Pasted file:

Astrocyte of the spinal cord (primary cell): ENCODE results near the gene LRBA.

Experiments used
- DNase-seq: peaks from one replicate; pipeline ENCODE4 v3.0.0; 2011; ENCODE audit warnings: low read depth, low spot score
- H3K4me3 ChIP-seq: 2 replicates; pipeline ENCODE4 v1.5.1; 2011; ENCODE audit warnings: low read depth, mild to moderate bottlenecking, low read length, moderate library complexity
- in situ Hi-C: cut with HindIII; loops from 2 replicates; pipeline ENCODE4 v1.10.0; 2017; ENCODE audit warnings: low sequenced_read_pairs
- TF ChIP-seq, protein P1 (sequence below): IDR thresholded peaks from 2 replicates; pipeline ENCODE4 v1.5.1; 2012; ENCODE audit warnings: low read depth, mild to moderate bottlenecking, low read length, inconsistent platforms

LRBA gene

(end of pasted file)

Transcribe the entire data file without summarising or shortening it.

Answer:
Astrocyte of the spinal cord (primary cell): ENCODE results near the gene LRBA.

Experiments used
- DNase-seq: peaks from one replicate; pipeline ENCODE4 v3.0.0; 2011; ENCODE audit warnings: low read depth, low spot score
- H3K4me3 ChIP-seq: 2 replicates; pipeline ENCODE4 v1.5.1; 2011; ENCODE audit warnings: low read depth, mild to moderate bottlenecking, low read length, moderate library complexity
- in situ Hi-C: cut with HindIII; loops from 2 replicates; pipeline ENCODE4 v1.10.0; 2017; ENCODE audit warnings: low sequenced_read_pairs
- TF ChIP-seq, protein P1 (sequence below): IDR thresholded peaks from 2 replicates; pipeline ENCODE4 v1.5.1; 2012; ENCODE audit warnings: low read depth, mild to moderate bottlenecking, low read length, inconsistent platforms

LRBA gene